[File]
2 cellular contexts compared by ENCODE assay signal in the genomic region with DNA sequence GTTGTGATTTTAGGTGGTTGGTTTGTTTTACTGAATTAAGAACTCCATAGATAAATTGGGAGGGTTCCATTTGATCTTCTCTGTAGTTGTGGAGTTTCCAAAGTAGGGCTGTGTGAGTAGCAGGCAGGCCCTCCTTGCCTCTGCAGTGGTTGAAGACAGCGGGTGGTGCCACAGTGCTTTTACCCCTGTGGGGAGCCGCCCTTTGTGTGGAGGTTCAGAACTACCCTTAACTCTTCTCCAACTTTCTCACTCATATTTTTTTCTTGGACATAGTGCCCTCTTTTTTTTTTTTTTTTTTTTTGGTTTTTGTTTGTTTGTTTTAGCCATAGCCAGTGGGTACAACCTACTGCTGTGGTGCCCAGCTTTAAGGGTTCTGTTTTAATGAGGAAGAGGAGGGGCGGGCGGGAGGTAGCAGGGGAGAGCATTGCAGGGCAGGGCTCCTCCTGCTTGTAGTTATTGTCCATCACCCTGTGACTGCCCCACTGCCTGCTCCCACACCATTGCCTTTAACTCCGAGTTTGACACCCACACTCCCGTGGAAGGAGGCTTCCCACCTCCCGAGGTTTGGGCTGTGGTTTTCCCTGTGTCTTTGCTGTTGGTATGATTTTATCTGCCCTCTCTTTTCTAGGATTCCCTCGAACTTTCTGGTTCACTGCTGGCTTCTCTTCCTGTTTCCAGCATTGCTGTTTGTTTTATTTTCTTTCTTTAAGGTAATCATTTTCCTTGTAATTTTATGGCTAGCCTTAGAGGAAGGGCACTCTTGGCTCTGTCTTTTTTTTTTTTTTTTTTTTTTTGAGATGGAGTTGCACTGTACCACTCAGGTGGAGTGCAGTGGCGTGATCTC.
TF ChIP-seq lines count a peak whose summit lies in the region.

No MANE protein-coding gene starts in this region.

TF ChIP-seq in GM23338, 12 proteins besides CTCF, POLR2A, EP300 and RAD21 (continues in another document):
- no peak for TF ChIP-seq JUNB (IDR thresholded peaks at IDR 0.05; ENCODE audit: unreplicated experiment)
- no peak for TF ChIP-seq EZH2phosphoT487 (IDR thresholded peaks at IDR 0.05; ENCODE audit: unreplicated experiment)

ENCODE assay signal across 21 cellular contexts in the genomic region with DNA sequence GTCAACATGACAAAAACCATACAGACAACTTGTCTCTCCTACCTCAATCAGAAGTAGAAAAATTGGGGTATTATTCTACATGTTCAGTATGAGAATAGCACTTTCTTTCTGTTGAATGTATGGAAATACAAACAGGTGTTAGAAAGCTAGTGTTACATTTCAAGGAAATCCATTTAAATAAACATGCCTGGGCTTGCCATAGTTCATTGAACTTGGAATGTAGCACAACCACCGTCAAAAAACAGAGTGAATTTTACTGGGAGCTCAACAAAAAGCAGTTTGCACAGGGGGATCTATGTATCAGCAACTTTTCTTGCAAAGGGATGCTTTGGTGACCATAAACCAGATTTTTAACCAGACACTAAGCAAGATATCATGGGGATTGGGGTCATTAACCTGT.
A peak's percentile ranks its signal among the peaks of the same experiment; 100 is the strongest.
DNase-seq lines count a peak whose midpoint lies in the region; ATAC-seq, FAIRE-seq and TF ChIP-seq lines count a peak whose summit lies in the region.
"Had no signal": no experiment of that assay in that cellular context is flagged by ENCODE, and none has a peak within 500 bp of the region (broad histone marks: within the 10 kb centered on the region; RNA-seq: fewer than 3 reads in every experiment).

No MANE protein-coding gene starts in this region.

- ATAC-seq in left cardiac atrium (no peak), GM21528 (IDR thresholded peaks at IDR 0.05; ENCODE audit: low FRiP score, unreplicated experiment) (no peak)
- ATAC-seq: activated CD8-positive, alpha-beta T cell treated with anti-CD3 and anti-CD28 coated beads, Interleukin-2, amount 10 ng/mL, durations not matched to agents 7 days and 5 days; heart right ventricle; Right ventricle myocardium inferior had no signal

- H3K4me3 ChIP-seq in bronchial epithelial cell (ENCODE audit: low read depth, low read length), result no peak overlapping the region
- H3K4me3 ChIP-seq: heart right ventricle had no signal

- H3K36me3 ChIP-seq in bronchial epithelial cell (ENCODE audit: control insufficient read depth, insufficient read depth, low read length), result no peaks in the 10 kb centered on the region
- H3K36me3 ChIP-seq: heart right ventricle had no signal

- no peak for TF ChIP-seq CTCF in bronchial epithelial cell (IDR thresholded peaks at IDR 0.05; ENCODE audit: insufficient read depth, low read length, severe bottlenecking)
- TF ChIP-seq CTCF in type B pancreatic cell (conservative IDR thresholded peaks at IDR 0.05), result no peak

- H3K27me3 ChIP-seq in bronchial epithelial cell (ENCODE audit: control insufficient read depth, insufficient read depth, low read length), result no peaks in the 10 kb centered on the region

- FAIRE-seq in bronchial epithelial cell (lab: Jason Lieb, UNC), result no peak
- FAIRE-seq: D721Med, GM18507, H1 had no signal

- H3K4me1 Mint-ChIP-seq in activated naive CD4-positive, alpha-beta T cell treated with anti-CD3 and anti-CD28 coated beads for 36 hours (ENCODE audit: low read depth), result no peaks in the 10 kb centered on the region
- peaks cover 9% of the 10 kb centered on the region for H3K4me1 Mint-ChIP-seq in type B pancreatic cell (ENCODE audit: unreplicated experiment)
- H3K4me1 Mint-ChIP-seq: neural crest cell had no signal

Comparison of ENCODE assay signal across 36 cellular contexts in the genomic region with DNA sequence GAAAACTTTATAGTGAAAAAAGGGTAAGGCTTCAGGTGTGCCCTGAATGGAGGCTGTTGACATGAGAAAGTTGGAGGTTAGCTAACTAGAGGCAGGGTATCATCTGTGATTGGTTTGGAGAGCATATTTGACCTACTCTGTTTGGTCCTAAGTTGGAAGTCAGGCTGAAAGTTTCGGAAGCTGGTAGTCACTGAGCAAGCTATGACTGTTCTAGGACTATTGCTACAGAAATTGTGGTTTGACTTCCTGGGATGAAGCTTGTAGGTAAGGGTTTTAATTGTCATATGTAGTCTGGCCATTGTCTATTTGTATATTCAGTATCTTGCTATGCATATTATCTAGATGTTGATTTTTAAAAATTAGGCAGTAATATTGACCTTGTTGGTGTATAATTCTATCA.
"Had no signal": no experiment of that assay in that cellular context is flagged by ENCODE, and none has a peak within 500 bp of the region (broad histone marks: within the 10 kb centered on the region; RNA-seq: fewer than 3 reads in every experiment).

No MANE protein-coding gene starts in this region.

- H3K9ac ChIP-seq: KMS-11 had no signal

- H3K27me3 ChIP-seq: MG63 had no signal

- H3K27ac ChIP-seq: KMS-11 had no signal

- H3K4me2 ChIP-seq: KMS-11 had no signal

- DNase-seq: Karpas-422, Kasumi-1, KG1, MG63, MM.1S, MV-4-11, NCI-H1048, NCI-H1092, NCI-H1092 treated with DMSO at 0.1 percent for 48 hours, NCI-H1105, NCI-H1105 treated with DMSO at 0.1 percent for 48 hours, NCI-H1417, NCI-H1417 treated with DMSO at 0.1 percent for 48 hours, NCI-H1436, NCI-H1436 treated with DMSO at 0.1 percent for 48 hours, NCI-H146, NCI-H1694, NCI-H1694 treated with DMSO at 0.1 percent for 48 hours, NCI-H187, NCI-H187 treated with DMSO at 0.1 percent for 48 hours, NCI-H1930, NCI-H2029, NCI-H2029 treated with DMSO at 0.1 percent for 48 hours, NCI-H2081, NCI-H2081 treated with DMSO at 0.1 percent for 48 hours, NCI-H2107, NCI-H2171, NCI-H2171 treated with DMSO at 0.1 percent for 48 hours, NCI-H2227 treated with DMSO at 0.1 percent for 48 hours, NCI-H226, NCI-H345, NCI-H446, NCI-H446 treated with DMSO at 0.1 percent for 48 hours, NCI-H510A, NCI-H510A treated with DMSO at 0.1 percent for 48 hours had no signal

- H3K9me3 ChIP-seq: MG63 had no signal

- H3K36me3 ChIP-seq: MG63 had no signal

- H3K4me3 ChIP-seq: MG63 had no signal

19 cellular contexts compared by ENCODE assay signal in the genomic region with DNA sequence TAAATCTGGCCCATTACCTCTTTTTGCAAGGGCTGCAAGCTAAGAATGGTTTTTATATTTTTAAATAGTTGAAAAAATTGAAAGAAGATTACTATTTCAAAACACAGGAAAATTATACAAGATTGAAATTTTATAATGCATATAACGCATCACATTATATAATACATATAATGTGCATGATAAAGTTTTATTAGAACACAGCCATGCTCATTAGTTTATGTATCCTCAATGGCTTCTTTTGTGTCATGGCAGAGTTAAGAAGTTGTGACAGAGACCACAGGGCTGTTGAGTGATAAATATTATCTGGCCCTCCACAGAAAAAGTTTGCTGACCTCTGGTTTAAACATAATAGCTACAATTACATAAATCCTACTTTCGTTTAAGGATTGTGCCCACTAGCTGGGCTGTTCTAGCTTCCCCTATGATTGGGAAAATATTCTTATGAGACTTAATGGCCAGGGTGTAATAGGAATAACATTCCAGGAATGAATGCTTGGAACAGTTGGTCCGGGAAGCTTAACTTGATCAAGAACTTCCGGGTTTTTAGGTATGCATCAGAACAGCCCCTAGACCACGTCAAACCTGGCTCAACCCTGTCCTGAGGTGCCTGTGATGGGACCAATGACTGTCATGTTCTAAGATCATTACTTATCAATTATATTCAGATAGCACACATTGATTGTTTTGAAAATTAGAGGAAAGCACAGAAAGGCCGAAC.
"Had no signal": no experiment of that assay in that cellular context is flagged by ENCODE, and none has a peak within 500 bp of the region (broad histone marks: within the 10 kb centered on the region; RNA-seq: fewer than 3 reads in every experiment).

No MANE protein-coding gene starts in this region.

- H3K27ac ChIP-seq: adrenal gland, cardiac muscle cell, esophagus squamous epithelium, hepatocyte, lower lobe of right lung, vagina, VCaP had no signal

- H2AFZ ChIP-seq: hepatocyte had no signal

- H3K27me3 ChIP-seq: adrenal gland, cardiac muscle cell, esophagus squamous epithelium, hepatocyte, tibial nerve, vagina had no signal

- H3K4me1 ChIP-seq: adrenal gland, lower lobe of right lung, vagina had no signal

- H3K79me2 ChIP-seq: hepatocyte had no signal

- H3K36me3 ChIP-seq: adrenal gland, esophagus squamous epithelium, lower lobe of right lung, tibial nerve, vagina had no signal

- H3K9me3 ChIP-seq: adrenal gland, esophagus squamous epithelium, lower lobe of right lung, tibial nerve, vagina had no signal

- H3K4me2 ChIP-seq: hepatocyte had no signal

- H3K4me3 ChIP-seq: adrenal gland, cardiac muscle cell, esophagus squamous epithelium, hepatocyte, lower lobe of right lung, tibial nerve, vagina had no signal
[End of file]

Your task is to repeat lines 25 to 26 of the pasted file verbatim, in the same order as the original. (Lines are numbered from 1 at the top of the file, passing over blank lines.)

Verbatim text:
- H3K4me1 Mint-ChIP-seq: neural crest cell had no signal

Comparison of ENCODE assay signal across 36 cellular contexts in the genomic region with DNA sequence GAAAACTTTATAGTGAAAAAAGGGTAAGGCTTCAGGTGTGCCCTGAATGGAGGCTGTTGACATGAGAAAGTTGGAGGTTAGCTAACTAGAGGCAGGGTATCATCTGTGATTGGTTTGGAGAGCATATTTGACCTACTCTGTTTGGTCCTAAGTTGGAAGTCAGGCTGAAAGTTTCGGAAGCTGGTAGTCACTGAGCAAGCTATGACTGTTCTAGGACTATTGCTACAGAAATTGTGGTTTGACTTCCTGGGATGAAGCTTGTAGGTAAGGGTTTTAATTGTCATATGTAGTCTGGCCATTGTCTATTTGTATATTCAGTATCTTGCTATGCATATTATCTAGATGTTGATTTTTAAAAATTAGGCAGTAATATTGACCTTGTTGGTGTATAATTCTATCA.